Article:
German Invasion of Switzerland – Operation Tannenbaum
After France surrendered in June 1940, Switzerland was completely surrounded by Axis-controlled territory. A major aim of the irredentist Nazis was to gather all ethnic Germans into a single country, and that included the German-speaking Swiss. Hitler appalled that the German-speaking Swiss felt stronger attachment to their French and Italian-speaking countrymen than they did to Germans, opined that “Switzerland possessed the most disgusting and miserable people“, and that the Swiss were “a misbegotten branch of our Volk‘. He considered democratic Switzerland an anachronism and ordered plans drawn for its conquest and absorption into the Third Reich.
The result was Operation Tannenbaum (see map, above), which envisioned a two-stage conquest with 21 German divisions, a force later deemed excessive and downsized to 11, plus 15 Italian divisions. First, conventional attacks from Austria, southern Germany, and occupied France, assisted by paratroops dropped behind Swiss lines, would overrun the lower-lying parts of Switzerland where most of the population and economic activity was located. To the south, Italians were to mount holding operations. Once the important parts of Switzerland were conquered, follow-up attacks were to be made against Swiss army remnants in the “National Redoubt” – a fortified zone in Switzerland’s mountainous south.
The plan likely would have succeeded. Much has been made of Switzerland’s mountainous terrain, and the Swiss army planned to take advantage of their topography by retreating into the mountainous part of their country. However, the overwhelming majority of the Swiss did not live high up in the mountains, but in the lower parts of the country in valleys and foothills that were readily accessible to attacking Germans. Cutoff up in the mountains, one can only guess how long the Swiss in the National Redoubt might have been able to offer sustained resistance.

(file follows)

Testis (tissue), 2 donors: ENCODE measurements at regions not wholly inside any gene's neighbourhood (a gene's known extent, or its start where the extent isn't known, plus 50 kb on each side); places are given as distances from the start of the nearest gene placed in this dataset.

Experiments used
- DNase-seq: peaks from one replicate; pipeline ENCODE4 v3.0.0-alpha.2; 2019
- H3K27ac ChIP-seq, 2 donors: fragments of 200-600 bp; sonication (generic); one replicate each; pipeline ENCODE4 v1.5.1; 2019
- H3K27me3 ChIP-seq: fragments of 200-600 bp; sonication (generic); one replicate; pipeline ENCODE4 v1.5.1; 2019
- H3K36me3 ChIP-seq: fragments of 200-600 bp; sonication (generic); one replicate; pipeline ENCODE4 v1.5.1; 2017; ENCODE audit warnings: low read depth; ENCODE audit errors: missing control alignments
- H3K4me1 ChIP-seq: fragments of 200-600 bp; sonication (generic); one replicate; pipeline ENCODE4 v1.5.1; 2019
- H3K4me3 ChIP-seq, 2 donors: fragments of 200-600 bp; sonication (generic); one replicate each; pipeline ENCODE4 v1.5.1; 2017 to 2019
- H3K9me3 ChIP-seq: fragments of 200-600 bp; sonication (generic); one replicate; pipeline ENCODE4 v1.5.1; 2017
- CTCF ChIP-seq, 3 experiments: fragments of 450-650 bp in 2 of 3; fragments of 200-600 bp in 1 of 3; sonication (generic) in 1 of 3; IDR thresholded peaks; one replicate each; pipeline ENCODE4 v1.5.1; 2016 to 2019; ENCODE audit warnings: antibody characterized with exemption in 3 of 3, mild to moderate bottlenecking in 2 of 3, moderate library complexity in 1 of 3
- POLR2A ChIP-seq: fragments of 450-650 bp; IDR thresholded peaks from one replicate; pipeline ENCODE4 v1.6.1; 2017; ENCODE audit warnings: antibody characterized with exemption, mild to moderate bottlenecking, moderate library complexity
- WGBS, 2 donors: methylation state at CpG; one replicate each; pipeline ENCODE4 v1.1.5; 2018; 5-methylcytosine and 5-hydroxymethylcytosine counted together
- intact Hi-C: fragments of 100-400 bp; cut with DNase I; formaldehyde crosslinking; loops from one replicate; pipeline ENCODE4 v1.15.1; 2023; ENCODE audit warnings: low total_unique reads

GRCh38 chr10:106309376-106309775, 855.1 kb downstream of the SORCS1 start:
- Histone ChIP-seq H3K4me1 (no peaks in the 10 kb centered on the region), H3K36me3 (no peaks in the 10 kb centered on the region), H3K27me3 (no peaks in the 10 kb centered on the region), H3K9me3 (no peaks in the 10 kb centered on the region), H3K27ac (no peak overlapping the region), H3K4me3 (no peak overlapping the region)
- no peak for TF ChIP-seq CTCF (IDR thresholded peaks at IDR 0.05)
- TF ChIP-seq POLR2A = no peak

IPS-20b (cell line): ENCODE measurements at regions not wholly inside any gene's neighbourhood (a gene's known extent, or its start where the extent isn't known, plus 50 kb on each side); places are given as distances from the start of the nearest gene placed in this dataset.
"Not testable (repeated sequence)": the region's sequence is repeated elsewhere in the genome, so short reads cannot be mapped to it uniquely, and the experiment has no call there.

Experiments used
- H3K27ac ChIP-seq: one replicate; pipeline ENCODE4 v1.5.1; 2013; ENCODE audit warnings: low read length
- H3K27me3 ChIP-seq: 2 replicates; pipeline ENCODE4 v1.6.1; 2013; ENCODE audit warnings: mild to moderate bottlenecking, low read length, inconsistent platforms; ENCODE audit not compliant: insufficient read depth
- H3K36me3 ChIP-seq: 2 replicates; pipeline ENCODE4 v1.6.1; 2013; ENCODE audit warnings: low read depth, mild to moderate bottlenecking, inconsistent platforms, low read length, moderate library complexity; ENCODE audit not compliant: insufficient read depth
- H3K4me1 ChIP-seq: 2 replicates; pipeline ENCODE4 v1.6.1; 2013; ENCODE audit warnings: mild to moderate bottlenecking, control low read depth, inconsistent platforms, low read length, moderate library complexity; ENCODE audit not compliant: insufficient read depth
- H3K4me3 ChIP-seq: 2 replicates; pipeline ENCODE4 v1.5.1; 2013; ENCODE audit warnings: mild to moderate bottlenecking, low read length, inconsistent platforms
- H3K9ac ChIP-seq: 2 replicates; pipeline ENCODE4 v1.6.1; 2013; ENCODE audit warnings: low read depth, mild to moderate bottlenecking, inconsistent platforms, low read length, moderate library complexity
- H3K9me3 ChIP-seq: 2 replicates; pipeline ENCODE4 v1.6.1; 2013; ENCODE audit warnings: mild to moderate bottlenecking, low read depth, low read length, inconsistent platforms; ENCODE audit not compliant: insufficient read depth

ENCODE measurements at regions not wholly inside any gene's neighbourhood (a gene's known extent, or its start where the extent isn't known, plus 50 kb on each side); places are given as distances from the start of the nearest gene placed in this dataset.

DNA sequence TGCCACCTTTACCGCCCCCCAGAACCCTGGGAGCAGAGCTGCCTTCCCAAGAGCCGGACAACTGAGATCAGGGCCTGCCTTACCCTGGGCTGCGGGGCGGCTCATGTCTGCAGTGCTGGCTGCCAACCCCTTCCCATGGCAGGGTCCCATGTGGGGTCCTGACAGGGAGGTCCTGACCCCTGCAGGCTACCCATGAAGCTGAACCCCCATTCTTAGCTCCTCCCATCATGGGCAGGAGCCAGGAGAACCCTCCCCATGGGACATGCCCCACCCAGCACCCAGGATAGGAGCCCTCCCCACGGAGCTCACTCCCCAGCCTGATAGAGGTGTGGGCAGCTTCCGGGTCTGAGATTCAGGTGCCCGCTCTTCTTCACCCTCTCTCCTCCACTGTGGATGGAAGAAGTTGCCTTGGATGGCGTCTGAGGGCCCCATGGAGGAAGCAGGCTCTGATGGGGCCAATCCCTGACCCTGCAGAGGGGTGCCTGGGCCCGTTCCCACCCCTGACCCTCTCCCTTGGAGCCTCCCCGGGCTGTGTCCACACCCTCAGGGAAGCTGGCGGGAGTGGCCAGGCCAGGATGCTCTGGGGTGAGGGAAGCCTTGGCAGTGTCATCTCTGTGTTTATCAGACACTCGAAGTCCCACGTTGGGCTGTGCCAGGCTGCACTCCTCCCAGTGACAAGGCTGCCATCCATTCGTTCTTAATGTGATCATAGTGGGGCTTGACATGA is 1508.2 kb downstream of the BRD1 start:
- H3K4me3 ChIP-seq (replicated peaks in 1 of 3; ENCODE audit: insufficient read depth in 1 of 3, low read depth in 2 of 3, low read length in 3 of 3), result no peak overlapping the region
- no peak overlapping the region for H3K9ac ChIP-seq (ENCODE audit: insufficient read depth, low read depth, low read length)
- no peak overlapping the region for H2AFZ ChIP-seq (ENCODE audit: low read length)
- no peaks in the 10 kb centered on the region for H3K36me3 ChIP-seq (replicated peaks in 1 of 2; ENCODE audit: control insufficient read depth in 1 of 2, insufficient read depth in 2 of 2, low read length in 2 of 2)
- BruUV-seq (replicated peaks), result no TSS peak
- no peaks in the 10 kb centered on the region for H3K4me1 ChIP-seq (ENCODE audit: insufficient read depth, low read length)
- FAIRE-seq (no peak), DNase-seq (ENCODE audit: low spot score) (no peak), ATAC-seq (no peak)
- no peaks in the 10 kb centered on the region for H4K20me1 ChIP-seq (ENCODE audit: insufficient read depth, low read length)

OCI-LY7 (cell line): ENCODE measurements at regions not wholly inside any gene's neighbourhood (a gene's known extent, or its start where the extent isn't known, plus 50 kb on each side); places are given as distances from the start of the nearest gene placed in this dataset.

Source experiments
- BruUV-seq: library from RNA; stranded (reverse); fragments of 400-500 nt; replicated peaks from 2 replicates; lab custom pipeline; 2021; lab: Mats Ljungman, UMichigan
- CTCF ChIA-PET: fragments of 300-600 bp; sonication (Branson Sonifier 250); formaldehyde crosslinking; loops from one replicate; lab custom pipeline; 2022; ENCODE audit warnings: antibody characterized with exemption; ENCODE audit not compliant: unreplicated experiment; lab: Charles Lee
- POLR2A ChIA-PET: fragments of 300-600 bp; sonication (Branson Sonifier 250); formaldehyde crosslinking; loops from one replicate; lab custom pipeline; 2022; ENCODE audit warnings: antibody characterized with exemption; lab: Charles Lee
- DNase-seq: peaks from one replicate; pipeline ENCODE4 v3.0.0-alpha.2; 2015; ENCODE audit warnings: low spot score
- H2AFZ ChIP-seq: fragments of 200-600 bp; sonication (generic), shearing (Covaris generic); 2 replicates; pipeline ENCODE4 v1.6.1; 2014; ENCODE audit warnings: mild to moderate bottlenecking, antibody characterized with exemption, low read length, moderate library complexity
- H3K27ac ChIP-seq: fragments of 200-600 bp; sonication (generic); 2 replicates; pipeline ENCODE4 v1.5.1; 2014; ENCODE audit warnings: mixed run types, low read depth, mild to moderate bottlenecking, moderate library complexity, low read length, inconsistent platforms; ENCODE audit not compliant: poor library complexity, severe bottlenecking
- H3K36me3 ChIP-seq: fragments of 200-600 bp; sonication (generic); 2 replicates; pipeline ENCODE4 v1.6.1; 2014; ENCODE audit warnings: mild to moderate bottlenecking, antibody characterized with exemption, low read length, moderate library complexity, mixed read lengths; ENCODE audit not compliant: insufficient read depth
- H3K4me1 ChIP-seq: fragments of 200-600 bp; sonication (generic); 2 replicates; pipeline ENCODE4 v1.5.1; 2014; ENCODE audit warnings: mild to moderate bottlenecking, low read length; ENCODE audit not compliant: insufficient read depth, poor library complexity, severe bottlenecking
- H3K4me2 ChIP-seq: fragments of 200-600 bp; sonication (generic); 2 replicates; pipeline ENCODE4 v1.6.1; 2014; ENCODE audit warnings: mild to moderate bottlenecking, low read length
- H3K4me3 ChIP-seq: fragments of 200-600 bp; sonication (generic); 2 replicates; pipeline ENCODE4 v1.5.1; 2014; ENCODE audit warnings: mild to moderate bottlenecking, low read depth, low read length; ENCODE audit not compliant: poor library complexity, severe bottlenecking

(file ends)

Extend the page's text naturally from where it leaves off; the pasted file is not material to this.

Partisan and guerrilla warfare would have been an option. However, that would have required the Swiss to be markedly different from other Western Europeans whose countries were occupied, yet exhibited little willingness to risk the massive reprisals and atrocities the Nazis were willing to inflict on restive conquered subjects. Bad as Nazi rule was, the Germans did not treat Western Europe as atrociously as they did the Eastern European Slavs. Western Europeans thus never felt that their backs were to the wall and that they had nothing to lose, to the same extent as did, e.g.; the Soviets or Yugoslavs, who responded with a fierce and widespread partisan resistance that had no equivalent in Western Europe.
It is unlikely that the Germans would have treated the Swiss, whom they viewed as fellow Germans to be incorporated into their Reich as fellow citizens, with anything approaching the severity that triggered widespread resistance in the East, but would more likely have treated them better than they did other Western Europeans.
Fortunately, the order was never given. While it would have been emotionally gratifying for Hitler to invade, there was no immediate necessity: the Swiss had no aggressive designs and surrounded on all sides by Axis territory, there was no security threat of occupation by the Allies to use as a base for attacking Germany. Switzerland also had no resources that were not readily available to the Germans via trade, and the Swiss banking system, combined with Swiss neutrality, made the country a convenient center for currency exchange and other international financial transactions.